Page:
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Publication Detail
Naturally occurring free thiols within beta 2-glycoprotein I in vivo: nitrosylation, redox modification by endothelial cells, and regulation of oxidative stress-induced cell injury.
  • Publication Type:
    Journal article
  • Publication Sub Type:
    Journal Article
  • Authors:
    Ioannou Y, Zhang J-Y, Passam FH, Rahgozar S, Qi JC, Giannakopoulos B, Qi M, Yu P, Yu DM, Hogg PJ, Krilis SA
  • Publication date:
    16/09/2010
  • Pagination:
    1961, 1970
  • Journal:
    Blood
  • Volume:
    116
  • Issue:
    11
  • Status:
    Published
  • Country:
    United States
  • PII:
    S0006-4971(20)33001-9
  • Language:
    eng
  • Keywords:
    Adolescent, Adult, Aged, Animals, Blotting, Western, Cell Line, Cells, Cultured, Endothelial Cells, Female, Gene Expression Profiling, Humans, Hydrogen Peroxide, Male, Mice, Mice, Inbred C57BL, Mice, Knockout, Middle Aged, Nitric Oxide, Oxidants, Oxidation-Reduction, Oxidative Stress, Protein Disulfide-Isomerases, Sulfhydryl Compounds, Thioredoxins, Young Adult, beta 2-Glycoprotein I
Abstract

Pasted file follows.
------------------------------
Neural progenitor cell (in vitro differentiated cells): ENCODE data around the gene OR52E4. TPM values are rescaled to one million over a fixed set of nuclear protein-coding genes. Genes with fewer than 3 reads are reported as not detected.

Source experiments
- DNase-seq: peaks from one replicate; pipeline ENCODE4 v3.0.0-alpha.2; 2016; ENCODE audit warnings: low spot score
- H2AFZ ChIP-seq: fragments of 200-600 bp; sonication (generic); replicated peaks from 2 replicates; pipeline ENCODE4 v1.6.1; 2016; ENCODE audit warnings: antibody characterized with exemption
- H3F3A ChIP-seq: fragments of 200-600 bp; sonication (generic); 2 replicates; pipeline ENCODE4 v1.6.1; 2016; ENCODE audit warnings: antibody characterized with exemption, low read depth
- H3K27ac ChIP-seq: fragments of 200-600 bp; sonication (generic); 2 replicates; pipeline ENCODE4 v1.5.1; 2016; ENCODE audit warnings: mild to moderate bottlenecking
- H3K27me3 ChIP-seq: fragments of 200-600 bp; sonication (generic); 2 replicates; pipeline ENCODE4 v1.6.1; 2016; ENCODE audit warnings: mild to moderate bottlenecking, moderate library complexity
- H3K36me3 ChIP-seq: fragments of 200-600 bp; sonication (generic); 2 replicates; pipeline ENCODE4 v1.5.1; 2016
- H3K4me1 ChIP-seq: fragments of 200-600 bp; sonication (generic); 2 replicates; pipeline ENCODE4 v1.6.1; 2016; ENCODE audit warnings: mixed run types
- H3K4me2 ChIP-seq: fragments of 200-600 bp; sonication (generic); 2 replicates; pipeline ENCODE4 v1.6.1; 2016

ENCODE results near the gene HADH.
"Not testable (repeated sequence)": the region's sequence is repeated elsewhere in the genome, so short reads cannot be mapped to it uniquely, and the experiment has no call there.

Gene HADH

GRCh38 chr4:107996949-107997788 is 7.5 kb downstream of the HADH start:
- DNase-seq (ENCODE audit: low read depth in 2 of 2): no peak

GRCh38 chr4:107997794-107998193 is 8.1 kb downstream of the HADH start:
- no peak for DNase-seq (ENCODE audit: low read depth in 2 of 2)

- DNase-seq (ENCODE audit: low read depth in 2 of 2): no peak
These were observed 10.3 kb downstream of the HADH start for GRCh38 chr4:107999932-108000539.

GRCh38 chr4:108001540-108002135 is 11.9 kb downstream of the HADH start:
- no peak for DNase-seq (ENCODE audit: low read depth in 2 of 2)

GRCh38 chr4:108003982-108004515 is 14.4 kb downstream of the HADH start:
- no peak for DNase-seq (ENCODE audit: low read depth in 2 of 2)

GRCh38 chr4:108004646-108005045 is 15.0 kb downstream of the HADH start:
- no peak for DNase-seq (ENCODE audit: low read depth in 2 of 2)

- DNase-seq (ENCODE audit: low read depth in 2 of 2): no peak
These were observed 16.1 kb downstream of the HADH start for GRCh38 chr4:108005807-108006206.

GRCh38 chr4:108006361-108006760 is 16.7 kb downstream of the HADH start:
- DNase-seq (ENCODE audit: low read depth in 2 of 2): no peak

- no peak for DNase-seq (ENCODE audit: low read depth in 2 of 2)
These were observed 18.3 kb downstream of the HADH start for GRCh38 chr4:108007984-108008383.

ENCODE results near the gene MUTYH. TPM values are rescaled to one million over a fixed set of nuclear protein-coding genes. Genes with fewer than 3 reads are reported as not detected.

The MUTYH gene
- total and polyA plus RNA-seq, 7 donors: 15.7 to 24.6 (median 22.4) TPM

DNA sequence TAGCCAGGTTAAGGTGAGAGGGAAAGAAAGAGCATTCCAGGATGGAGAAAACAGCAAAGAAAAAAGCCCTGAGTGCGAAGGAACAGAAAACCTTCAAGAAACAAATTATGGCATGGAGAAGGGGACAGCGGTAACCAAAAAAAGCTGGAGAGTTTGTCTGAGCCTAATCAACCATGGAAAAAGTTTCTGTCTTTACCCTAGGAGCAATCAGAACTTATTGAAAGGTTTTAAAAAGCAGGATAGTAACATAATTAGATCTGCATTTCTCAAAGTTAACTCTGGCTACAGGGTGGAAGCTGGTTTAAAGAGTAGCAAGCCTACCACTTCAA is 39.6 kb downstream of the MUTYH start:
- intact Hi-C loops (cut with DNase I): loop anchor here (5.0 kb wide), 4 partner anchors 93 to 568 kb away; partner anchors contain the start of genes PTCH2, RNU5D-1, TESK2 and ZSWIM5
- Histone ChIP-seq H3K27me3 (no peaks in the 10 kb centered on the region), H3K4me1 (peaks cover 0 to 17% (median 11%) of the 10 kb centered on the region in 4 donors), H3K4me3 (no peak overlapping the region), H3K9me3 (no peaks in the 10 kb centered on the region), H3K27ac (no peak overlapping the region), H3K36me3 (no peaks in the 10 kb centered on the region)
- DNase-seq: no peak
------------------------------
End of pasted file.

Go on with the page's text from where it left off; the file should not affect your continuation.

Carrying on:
β2-Glycoprotein I (β2GPI) is an evolutionary conserved, abundant circulating protein. Although its function remains uncertain, accumulated evidence points toward interactions with endothelial cells and components of the coagulation system, suggesting a regulatory role in vascular biology. Our group has shown that thioredoxin 1 (TRX-1) generates free thiols in β2GPI, a process that may have a regulatory role in platelet adhesion. This report extends these studies and shows for the first time evidence of β2GPI with free thiols in vivo in both multiple human and murine serum samples. To explore how the vascular surface may modulate the redox status of β2GPI, unstimulated human endothelial cells and EAhy926 cells are shown to be capable of amplifying the effect of free thiol generation within β2GPI. Multiple oxidoreductase enzymes, such as endoplasmic reticulum protein 46 (ERp 46) and TRX-1 reductase, in addition to protein disulfide isomerase are secreted on the surface of endothelial cells. Furthermore, one or more of these generated free thiols within β2GPI are also shown to be nitrosylated. Finally, the functional significance of these findings is explored, by showing that free thiol-containing β2GPI has a powerful effect in protecting endothelial cells and EAhy926 cells from oxidative stress-induced cell death.
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